NPower Graduate Anthony Plummer Believes We Can Create a Stronger, More Responsive Sector
Individuals without a college degree can help fill the cyber talent shortage
Hundreds of thousands of cyber security positions remain vacant around the world, however, companies still struggle to find qualified talent. Additionally, research shows individuals without a college degree could fill a large percentage of these positions—creating a tremendous opportunity to train candidates for these roles. NortonLifeLock is proud to work with nonprofit educational partners addressing the significant shortage of qualified cyber security candidates while helping change the trajectory of the tech workforce, specifically for underrepresented minorities, women, and veterans. Today we are excited to feature a guest post from Anthony Plummer, an NPower graduate and US Navy Veteran.
Diverse talent is key to creating quality products that are commensurate with consumer demand. The inherent value of a diverse team provides slipstream versatility for cyber defense platforms that range the bilateral spectrum of volume and complexity. How can we know what type of cyber safety tools different communities need without a diverse cyber workforce creating these tools?
While I now work as a Production Operations Senior Analyst at the Federal Reserve Bank of New York, my varied career path has taught me that persistence, resilience, and adaptation are solid foundations to build and sustain a career in Cybersecurity. I believe it is important to recognize the benefits and value you provide not only to the business, but your communities too. As leaders and role models in a prestigious, high-stakes field, we set examples for others who share similar interests and do not know which directions to turn, or have that metaphorical “map”.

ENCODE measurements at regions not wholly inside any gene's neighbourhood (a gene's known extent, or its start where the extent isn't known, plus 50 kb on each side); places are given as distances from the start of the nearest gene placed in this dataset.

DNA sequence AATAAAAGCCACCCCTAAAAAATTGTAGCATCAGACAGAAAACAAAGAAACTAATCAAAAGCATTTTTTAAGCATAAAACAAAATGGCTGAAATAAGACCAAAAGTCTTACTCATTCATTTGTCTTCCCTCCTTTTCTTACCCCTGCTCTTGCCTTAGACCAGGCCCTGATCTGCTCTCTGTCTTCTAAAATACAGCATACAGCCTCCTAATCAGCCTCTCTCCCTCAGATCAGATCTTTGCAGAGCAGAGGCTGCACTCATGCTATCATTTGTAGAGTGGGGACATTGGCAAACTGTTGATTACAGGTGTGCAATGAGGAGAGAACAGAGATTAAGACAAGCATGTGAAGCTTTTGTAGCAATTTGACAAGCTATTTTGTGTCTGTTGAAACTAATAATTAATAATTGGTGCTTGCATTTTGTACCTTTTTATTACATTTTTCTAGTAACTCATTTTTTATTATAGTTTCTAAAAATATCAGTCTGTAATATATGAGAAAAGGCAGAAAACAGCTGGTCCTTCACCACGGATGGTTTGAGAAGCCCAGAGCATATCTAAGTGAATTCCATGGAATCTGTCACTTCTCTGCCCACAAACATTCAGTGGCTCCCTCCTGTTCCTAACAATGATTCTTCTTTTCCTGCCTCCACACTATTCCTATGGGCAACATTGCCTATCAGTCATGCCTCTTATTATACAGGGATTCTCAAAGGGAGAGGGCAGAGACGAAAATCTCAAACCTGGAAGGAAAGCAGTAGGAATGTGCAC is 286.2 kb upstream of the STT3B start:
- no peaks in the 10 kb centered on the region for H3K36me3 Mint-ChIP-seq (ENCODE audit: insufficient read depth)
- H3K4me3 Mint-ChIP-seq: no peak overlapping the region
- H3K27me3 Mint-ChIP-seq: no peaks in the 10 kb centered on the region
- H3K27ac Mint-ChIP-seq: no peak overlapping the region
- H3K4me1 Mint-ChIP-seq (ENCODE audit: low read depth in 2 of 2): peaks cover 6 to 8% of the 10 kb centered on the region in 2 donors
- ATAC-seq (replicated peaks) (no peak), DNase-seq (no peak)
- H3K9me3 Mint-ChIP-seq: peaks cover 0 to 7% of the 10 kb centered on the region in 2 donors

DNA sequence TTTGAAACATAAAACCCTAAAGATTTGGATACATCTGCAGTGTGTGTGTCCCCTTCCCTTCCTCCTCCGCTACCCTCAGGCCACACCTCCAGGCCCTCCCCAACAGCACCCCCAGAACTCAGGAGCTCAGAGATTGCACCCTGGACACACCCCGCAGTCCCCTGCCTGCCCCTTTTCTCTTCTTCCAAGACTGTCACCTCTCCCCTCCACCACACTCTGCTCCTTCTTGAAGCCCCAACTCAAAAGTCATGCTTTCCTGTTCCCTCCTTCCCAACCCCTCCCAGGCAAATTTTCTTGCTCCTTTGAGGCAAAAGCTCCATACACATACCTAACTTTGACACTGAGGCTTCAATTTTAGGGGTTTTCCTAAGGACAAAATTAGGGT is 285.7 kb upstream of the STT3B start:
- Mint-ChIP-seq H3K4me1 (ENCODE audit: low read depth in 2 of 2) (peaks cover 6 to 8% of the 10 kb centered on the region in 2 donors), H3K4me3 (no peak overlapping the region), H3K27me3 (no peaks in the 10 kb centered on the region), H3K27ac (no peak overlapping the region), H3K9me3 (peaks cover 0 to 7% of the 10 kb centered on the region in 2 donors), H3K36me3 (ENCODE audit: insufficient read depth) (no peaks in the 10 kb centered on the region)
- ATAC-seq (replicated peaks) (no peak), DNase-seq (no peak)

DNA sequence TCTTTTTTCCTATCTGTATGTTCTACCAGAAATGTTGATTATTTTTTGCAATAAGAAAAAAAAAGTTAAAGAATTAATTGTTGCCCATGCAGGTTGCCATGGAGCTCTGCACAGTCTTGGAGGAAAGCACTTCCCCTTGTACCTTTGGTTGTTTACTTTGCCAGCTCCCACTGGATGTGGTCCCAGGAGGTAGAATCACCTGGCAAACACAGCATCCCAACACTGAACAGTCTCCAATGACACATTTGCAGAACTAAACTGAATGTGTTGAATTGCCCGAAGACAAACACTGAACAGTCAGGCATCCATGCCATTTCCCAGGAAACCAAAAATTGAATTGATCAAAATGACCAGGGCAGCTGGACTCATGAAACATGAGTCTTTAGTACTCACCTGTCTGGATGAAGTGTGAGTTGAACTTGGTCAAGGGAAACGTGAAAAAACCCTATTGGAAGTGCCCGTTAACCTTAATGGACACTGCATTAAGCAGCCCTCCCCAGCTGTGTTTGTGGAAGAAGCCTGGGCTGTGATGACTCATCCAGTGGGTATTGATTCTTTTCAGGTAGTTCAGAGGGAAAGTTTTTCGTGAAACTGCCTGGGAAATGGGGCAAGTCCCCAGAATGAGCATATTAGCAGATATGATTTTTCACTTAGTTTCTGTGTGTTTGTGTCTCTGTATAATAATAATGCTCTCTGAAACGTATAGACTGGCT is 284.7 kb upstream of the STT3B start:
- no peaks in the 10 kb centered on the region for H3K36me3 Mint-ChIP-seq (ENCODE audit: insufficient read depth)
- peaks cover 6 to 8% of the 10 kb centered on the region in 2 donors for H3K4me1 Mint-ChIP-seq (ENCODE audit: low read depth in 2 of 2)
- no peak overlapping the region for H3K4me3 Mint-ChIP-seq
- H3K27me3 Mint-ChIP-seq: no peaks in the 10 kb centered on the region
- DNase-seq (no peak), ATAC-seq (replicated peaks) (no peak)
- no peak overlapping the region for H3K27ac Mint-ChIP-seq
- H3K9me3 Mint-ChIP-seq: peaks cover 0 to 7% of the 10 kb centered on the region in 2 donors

I enlisted in the US Navy after high school graduation, a decision that has continued to pay off. Over the next 6 years, my time in Europe and the Pacific and Atlantic Oceans provided me with exposure to different cultures, languages, and lifestyles. I returned home with a worldly perception, a technical expertise in heavy machinery, life survival skills, and a knack for business education. Though I returned with all of this I spent the next several years working retail jobs without a college degree.
These retail experiences led to a better understanding of business, which coupled with a lifelong interest in IT, prepared me for a serendipitous turn of events—learning about a job skills training program at NPower. NPower’s mission is to launch digital careers for underserved communities and non-traditional students while providing much-needed diversity in tech.
NPower’s programs, which are free for students, provide the skills needed for high-demand, long-term careers in technology. I signed up for NPower’s Tech Fundamentals Program and was in the same class as fellow military member Avneet Hall. After receiving my A+ certification, I began the internship portion of my training at Bank of America and then was brought on as a contractor servicing their information technology service management team.
During my time at Bank of America I learned how the corporate sector operated and adapted to rapid changes in technology. I learned how to leverage modern tools for numerous lines of business in various departments to provide insights into where and when they should be applied.